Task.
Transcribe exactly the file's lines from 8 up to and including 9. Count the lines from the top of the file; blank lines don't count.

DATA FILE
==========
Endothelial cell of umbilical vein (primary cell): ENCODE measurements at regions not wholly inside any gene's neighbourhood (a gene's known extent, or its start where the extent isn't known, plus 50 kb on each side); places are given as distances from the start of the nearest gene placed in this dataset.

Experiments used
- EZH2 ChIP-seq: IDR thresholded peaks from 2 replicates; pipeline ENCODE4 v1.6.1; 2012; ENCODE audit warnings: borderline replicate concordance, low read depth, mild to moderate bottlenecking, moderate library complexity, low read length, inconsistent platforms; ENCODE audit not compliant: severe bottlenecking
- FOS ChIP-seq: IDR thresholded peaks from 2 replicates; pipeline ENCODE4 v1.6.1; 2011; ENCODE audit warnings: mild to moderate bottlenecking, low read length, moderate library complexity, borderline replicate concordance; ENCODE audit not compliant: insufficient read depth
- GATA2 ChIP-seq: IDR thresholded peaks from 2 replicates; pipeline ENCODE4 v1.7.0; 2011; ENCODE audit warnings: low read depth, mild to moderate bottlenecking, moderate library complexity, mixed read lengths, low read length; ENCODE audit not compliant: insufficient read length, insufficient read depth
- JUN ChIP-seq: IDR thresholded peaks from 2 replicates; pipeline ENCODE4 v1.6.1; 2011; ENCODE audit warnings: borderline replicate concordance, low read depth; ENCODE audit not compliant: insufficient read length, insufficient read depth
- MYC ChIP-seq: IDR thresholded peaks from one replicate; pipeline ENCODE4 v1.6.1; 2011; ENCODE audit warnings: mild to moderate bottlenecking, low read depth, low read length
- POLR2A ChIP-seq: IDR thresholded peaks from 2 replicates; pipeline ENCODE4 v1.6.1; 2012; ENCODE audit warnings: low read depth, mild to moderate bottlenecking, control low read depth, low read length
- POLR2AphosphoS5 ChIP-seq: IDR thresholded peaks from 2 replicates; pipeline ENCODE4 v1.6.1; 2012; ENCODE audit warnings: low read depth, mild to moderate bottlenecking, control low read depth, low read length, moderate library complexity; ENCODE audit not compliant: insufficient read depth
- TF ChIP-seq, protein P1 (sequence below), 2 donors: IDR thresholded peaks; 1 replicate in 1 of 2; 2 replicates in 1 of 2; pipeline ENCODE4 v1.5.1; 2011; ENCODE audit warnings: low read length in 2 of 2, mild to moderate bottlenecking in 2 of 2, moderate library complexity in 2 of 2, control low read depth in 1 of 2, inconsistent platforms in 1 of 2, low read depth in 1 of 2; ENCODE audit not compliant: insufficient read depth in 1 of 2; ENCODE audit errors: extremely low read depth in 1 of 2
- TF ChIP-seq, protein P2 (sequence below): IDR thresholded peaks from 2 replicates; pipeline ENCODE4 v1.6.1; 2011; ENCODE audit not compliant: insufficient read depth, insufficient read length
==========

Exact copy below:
- POLR2A ChIP-seq: IDR thresholded peaks from 2 replicates; pipeline ENCODE4 v1.6.1; 2012; ENCODE audit warnings: low read depth, mild to moderate bottlenecking, control low read depth, low read length
- POLR2AphosphoS5 ChIP-seq: IDR thresholded peaks from 2 replicates; pipeline ENCODE4 v1.6.1; 2012; ENCODE audit warnings: low read depth, mild to moderate bottlenecking, control low read depth, low read length, moderate library complexity; ENCODE audit not compliant: insufficient read depth